Pressure Groups and Lobbying Organisations: Who do they protect?

These organisations are here to protect and represent people’s specific interests to Government, in a sense, becoming the loudspeaker to individual concerns which they want addressed. They encourage debate, attention and action. Matei Sacerdoteanu questions whether these aims truly promote pluralism, the coexistence of different values, in our society. 

By Matei Sacerdoteanu

The existence of pressure groups leads to other voices being side-lined and silenced.
(Photo: SGS Politics)

When people hear the words “pressure group”, they think of a nice alternative to political parties that further promotes pluralism in our democracy with numerous organised groups all having some political leverage in the decisions making process of the country. It assumes there is a lack of elite groups who would otherwise dominate the political forum with their demands. Thus, pressure groups are viewed as an essential part of promoting a pluralist democracy.

How true is this really?

We can all say that all pressure groups are equal and thus promote pluralism. However, some pressure groups are favoured by the government, as they may be beneficial to that government when election time comes. Take ASH (Action on Smoking and Health) for example; they are an insider group and have much more influence than other groups like Forest, all because they create a voter friendly image for the government. This is one of the main places in which we can truly see pressure groups creating the opposite of a pluralist democracy and giving rise to elitism.

Also, some pressure groups, due to their economic status, actually have much more power than other, less wealthy ones. This is mainly because they can afford to advertise themselves a lot more and buy the support of the government; money always speaks loudest. Compare, for example, a group like the RSPCA, which is very influential with the financial position it holds and thus can inspire a lot more change than a less financially successful group like Fathers 4 Justice could. This is proof that pressure groups can lead to elitism and leave many smaller ones without a say in the matter.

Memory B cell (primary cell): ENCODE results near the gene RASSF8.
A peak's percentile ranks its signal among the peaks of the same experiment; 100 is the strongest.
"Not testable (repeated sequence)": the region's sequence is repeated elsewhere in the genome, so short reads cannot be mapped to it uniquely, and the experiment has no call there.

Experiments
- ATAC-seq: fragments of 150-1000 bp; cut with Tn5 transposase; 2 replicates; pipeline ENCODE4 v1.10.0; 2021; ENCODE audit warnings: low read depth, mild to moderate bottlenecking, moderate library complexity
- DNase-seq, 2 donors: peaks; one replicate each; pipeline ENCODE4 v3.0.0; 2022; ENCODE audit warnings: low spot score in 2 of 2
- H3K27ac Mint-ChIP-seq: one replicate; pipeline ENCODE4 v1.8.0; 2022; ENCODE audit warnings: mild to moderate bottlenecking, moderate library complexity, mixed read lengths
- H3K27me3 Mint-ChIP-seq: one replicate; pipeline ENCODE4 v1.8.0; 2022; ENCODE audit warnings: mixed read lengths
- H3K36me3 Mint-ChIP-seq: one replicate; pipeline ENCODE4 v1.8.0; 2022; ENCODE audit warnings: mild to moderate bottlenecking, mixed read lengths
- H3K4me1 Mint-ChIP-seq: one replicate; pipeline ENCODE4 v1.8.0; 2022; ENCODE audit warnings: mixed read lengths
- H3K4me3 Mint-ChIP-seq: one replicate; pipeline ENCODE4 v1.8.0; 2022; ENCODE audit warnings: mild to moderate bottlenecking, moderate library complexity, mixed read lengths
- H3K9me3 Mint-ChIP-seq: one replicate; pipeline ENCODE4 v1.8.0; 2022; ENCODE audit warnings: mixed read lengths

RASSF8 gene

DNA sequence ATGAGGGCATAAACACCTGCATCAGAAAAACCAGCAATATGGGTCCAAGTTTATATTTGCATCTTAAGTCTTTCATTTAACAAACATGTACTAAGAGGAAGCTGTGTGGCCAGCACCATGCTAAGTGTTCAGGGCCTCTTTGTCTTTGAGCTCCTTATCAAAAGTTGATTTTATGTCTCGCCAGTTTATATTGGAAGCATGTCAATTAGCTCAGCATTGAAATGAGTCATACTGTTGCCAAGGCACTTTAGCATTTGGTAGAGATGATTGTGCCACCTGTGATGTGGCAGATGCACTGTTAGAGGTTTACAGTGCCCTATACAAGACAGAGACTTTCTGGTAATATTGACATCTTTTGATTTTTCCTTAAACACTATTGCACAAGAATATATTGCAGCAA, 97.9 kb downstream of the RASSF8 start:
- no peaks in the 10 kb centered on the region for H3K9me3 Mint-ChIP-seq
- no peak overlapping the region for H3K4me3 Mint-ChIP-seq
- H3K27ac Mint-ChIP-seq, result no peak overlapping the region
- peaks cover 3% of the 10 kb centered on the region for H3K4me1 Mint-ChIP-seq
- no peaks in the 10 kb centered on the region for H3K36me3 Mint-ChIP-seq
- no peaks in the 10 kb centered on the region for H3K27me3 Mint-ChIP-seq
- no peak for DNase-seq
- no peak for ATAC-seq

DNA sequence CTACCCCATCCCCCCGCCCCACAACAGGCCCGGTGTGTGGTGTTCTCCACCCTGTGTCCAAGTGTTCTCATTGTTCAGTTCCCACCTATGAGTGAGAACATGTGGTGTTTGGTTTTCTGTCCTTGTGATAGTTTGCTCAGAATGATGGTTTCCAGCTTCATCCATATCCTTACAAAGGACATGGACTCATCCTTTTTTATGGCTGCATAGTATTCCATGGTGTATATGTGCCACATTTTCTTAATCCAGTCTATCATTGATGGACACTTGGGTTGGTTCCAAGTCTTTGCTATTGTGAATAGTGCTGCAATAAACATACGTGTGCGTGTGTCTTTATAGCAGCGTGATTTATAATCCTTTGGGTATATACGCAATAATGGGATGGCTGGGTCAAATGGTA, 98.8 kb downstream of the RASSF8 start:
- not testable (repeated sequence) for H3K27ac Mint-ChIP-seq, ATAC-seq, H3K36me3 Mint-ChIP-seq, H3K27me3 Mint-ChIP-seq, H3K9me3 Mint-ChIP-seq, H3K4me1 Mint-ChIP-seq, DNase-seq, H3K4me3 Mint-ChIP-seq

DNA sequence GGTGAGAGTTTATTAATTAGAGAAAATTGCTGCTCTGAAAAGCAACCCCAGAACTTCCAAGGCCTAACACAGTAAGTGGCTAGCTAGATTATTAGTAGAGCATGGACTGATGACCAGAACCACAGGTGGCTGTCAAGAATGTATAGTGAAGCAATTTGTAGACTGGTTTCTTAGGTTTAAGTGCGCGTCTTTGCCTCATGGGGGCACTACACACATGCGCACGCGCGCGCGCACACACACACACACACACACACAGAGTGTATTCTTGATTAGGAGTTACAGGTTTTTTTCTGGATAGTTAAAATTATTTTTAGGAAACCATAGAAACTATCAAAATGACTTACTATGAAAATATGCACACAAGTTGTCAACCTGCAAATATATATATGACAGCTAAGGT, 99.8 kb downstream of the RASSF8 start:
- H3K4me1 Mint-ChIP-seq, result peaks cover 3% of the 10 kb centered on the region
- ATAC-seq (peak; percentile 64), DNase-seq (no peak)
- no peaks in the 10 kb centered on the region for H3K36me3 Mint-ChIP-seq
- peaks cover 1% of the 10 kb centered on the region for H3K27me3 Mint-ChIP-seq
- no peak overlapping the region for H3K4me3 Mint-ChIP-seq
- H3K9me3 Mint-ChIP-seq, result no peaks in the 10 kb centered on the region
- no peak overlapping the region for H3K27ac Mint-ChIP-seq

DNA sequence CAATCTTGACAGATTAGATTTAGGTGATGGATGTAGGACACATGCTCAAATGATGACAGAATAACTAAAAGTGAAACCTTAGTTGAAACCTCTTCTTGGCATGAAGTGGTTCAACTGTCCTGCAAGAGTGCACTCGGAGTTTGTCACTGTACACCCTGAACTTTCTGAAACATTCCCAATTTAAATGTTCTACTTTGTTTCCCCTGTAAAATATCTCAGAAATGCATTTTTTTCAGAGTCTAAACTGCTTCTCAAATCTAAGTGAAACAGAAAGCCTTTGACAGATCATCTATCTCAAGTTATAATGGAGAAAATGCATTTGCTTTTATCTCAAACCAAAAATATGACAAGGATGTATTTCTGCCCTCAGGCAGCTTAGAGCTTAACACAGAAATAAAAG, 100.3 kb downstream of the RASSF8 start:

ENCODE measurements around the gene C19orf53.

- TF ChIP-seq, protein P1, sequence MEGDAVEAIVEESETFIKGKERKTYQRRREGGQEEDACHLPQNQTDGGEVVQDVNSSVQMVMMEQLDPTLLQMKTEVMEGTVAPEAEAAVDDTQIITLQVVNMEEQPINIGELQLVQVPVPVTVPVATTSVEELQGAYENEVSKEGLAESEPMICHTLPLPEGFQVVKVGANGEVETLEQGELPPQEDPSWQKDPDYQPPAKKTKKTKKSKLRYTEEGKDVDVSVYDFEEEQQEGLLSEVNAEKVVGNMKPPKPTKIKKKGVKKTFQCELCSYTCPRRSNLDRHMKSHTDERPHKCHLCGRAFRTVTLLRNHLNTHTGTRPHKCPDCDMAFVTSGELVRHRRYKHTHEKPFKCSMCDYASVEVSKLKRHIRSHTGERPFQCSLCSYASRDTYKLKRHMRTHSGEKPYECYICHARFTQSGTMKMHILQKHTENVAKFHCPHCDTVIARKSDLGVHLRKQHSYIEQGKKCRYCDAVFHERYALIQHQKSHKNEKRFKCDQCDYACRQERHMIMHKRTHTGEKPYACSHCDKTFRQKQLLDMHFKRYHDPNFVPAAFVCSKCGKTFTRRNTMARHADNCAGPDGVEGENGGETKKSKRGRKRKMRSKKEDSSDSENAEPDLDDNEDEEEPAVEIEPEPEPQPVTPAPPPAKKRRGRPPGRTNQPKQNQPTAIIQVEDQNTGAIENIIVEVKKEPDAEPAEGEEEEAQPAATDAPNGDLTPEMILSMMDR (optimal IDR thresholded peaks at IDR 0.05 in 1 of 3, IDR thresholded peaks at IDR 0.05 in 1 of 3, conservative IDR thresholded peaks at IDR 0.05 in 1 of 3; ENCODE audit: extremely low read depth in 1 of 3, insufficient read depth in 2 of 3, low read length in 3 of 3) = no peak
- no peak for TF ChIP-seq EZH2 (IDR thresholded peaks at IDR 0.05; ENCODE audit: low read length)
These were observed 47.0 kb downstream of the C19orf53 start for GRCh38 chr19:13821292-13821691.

Yes, I have placed some emphasis on the negatives, because most people simply don’t consider them. Nonetheless, there are indeed ways that pressure groups do promote a pluralist democracy. They aren’t all bad and I personally support quite a few pressure groups, with which I have highly agreed.

The main way they promote a pluralist democracy is actually quite straight forward. Opposing pressure groups exist and they all compete in an open forum for the attention and support of the public. Once again we can use ASH and Forest as examples; ASH campaign to get smoking banned in all public and enclosed spaces, while Forest mainly campaign to protect the rights of smokers to smoke in public areas such as parks and (wouldn’t you have guessed it) forests. This is highly pluralist; it is good display of how completely opposing views are allowed to thrive and be equally campaigned for by our pressure groups.